The U.S. military campaign to help eradicate Ebola from West Africa sounds anything but surgical. It will take–for now–nearly 4,000 American troops, cost $750 million, and it could last a year or longer.
"This is not a small effort, and this is not a short period of time," the commander of U.S. forces in Africa, General David Rodriguez, said on Tuesday.
Briefing reporters at the Pentagon, Rodriguez offered new details about the military mission that will be based in Liberia, which is part of what the Obama administration has called a "whole of government" effort to halt the Ebola outbreak before it hits the U.S. in earnest.
Troops are helping to construct seven testing labs and 17 treatment facilities, which they hope to have up and running by mid-November, Rodriguez said.
He emphasized that a core goal is to protect U.S. soldiers from becoming infected themselves and noted that a vast majority of them will not come in direct contact with Ebola patients.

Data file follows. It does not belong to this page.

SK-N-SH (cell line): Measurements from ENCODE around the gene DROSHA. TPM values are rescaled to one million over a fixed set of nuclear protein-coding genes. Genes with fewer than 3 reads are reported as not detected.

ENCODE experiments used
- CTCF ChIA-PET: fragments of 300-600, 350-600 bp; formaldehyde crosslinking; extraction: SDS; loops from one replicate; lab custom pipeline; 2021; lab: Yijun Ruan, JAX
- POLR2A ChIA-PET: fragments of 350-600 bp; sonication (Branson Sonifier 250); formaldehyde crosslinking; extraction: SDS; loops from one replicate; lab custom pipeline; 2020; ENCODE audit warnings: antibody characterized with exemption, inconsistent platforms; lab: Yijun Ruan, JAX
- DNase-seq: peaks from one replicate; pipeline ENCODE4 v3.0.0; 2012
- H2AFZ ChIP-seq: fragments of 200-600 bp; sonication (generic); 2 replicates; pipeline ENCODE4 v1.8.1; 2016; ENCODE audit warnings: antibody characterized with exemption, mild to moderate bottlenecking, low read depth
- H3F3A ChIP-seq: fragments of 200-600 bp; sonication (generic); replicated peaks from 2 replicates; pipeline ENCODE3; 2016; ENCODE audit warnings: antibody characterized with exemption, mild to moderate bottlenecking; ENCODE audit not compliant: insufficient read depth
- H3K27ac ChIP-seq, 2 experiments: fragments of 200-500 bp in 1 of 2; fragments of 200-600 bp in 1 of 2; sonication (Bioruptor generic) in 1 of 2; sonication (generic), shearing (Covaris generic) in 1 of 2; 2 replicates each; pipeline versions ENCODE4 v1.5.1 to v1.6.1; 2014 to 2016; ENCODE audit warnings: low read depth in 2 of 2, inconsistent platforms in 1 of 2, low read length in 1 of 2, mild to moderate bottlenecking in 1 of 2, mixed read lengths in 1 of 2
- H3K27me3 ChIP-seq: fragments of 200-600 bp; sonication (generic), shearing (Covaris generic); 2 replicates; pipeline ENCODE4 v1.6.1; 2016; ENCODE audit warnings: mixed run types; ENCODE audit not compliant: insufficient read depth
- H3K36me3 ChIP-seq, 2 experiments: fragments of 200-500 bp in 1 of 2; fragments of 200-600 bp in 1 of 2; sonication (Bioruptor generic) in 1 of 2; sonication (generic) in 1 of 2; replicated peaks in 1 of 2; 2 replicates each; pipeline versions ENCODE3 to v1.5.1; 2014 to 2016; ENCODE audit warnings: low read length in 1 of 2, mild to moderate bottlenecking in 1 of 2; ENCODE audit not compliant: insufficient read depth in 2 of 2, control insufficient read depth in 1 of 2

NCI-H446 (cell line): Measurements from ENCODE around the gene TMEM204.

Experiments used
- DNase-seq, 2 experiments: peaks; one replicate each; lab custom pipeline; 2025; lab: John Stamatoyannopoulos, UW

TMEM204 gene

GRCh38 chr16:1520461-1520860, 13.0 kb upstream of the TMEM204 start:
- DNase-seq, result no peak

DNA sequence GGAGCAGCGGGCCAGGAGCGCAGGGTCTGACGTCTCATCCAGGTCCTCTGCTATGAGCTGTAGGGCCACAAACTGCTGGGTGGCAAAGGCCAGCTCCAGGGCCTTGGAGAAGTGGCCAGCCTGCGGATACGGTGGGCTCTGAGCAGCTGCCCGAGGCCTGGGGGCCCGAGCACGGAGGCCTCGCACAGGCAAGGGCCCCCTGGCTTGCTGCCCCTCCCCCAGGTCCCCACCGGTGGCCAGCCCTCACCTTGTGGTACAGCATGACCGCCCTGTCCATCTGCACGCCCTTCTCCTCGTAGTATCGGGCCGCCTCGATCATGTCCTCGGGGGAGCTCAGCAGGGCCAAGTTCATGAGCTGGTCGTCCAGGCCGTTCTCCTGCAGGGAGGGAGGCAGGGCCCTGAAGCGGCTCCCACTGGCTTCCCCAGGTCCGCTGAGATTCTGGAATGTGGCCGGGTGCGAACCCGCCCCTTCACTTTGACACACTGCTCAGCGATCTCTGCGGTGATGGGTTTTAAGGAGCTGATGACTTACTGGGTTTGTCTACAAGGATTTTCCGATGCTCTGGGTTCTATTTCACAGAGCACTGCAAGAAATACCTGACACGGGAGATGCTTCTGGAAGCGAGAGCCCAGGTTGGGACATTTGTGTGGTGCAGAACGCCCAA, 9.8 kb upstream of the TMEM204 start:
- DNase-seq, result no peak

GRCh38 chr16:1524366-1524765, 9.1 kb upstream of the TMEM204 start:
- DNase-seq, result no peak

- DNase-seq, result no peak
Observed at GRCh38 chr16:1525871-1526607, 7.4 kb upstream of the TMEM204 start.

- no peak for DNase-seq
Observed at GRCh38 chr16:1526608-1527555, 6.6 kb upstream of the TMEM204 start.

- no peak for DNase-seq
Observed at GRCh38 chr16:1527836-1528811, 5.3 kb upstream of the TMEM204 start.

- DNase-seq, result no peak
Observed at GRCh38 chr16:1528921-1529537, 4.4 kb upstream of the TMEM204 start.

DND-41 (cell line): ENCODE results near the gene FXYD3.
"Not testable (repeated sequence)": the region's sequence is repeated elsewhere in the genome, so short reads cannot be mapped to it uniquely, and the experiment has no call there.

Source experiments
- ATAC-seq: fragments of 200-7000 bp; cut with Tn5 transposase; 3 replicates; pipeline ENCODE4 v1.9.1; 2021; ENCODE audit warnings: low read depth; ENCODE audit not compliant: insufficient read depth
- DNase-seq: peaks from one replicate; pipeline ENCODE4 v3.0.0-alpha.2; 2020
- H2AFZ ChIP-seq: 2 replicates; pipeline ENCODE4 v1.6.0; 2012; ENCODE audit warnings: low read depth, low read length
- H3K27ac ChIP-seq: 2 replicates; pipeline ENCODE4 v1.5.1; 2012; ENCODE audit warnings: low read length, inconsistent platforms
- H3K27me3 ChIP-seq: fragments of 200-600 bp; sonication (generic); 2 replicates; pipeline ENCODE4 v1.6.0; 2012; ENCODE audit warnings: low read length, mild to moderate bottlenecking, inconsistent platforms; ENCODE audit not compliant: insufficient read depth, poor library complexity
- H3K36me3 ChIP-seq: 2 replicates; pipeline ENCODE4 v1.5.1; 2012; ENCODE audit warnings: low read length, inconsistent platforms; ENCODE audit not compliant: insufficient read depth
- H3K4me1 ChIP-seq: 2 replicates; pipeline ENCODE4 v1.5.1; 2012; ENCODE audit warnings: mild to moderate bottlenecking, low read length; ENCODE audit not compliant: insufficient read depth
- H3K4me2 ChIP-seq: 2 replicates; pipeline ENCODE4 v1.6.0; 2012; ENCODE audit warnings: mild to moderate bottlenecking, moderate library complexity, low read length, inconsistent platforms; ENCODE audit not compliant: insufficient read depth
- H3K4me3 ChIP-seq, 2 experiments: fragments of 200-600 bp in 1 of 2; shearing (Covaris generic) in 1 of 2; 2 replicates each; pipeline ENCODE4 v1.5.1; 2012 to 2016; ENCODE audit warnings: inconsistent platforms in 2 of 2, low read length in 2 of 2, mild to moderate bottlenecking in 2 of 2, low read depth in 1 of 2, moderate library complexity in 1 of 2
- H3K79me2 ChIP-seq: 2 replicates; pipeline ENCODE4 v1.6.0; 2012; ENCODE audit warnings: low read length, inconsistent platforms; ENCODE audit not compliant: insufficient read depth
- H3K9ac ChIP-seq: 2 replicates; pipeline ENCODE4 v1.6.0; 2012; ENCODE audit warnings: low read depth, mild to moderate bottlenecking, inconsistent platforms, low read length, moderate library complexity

But a few dozen troops trained for the most dangerous nuclear, biological, and chemical environments will be tasked with staffing the testing centers.
"The bottom line is it’s the highest level" of training, Rodriguez said. "They are specifically trained to do that, and that is their speciality."
U.S. and international health officials have sounded increasingly urgent warnings about the outbreak in West Africa, which has killed more than 3,400 people and infected 7,500 in Liberia, Guinea and Sierra Leone, according to the World Health Organization.